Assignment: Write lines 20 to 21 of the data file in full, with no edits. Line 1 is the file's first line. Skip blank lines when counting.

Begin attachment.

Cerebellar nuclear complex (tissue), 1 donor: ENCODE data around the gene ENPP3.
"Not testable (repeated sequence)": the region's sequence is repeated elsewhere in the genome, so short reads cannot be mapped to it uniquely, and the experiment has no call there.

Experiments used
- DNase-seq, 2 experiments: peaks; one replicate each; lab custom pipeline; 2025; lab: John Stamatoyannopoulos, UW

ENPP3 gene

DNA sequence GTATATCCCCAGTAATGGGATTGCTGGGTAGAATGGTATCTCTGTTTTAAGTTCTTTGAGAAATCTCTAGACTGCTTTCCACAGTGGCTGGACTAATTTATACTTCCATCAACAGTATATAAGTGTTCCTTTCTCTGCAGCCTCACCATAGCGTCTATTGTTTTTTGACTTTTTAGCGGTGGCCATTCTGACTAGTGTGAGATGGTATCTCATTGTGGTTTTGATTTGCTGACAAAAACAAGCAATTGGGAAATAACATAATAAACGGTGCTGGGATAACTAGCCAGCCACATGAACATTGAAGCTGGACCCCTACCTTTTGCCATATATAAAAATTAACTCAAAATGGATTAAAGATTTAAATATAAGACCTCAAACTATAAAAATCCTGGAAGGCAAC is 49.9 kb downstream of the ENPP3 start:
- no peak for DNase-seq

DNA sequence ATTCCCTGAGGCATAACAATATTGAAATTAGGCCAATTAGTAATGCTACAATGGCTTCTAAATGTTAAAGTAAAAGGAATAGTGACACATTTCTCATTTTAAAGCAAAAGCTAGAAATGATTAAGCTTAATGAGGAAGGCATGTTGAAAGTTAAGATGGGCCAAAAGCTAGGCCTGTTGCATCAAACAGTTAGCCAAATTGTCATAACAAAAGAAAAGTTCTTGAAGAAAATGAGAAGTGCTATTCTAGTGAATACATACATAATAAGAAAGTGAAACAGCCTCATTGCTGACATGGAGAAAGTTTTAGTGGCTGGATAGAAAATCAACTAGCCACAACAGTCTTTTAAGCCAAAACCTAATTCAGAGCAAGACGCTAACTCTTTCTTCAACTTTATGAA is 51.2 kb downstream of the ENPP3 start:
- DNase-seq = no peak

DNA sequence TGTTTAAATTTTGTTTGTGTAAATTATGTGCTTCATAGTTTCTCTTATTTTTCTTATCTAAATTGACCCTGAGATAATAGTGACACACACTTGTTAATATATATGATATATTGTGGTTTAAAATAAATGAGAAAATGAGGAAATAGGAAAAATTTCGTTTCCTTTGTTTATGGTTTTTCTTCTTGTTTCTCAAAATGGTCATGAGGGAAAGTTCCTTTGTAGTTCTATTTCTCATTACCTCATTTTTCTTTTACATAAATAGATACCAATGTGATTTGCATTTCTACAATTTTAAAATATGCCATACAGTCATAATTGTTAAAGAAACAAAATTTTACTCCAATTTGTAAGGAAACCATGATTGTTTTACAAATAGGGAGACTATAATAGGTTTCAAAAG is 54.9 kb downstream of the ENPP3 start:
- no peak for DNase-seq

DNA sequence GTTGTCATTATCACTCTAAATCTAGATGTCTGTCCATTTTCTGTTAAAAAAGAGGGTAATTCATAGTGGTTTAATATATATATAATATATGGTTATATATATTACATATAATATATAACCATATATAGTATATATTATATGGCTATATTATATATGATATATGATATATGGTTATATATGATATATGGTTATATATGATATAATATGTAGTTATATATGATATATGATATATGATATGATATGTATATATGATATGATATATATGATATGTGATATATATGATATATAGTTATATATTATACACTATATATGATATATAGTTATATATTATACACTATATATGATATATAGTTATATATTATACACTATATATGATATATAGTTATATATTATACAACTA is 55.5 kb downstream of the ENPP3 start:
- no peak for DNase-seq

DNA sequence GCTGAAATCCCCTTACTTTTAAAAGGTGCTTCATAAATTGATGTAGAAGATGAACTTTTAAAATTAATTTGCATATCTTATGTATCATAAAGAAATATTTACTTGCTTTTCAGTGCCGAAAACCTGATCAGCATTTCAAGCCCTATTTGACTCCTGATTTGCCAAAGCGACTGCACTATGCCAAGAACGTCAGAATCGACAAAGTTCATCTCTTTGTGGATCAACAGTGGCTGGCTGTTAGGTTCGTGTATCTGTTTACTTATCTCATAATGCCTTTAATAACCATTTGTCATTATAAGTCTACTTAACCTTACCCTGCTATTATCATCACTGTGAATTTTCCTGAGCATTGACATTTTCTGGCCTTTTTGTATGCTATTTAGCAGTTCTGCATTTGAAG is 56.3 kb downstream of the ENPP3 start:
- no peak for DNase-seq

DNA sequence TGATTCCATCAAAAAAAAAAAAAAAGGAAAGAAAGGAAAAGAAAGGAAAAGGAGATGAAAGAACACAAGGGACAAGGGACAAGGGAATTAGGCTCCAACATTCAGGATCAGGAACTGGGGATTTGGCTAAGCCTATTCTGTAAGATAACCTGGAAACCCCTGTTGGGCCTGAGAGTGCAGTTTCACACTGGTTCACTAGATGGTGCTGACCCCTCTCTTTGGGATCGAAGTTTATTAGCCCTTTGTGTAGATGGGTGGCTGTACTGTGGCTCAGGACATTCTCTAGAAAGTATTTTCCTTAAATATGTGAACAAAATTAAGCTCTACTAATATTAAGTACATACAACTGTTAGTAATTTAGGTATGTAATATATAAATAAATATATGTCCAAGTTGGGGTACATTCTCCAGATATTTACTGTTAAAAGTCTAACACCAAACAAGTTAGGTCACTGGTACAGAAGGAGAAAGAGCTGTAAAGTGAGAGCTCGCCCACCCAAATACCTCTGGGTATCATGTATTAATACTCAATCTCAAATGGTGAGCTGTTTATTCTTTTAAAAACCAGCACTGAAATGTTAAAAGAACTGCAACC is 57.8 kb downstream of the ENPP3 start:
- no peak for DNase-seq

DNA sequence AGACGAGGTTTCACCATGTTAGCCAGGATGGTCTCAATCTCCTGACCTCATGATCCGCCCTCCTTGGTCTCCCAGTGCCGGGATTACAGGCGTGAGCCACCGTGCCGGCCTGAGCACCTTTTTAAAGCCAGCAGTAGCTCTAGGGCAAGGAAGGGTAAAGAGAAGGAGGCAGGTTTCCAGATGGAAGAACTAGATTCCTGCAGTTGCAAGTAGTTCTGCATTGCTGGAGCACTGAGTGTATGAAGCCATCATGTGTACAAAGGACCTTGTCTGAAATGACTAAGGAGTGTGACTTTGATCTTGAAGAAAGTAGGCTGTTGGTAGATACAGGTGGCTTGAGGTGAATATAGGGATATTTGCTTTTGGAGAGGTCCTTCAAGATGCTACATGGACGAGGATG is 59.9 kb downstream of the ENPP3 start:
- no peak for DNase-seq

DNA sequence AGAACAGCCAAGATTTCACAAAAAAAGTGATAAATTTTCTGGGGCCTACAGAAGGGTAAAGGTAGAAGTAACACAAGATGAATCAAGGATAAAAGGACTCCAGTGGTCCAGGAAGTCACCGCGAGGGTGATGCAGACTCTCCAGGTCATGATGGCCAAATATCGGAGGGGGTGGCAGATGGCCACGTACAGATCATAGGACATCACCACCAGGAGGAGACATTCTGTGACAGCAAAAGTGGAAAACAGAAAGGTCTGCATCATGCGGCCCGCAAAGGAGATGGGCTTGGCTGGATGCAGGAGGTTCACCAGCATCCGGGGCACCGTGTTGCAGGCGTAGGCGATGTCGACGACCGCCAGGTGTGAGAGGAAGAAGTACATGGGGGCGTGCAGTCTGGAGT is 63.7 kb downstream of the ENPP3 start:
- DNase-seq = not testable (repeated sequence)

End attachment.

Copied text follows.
DNA sequence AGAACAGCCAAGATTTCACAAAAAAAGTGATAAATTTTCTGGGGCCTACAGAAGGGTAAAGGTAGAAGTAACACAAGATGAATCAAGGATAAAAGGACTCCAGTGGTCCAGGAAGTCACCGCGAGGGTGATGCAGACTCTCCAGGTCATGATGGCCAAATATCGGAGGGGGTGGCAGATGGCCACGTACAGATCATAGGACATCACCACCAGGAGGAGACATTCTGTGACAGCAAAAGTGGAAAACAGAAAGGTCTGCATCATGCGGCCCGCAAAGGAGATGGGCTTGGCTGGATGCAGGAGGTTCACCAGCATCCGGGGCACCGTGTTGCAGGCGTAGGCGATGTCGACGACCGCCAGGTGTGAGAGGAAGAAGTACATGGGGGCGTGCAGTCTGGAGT is 63.7 kb downstream of the ENPP3 start:
- DNase-seq = not testable (repeated sequence)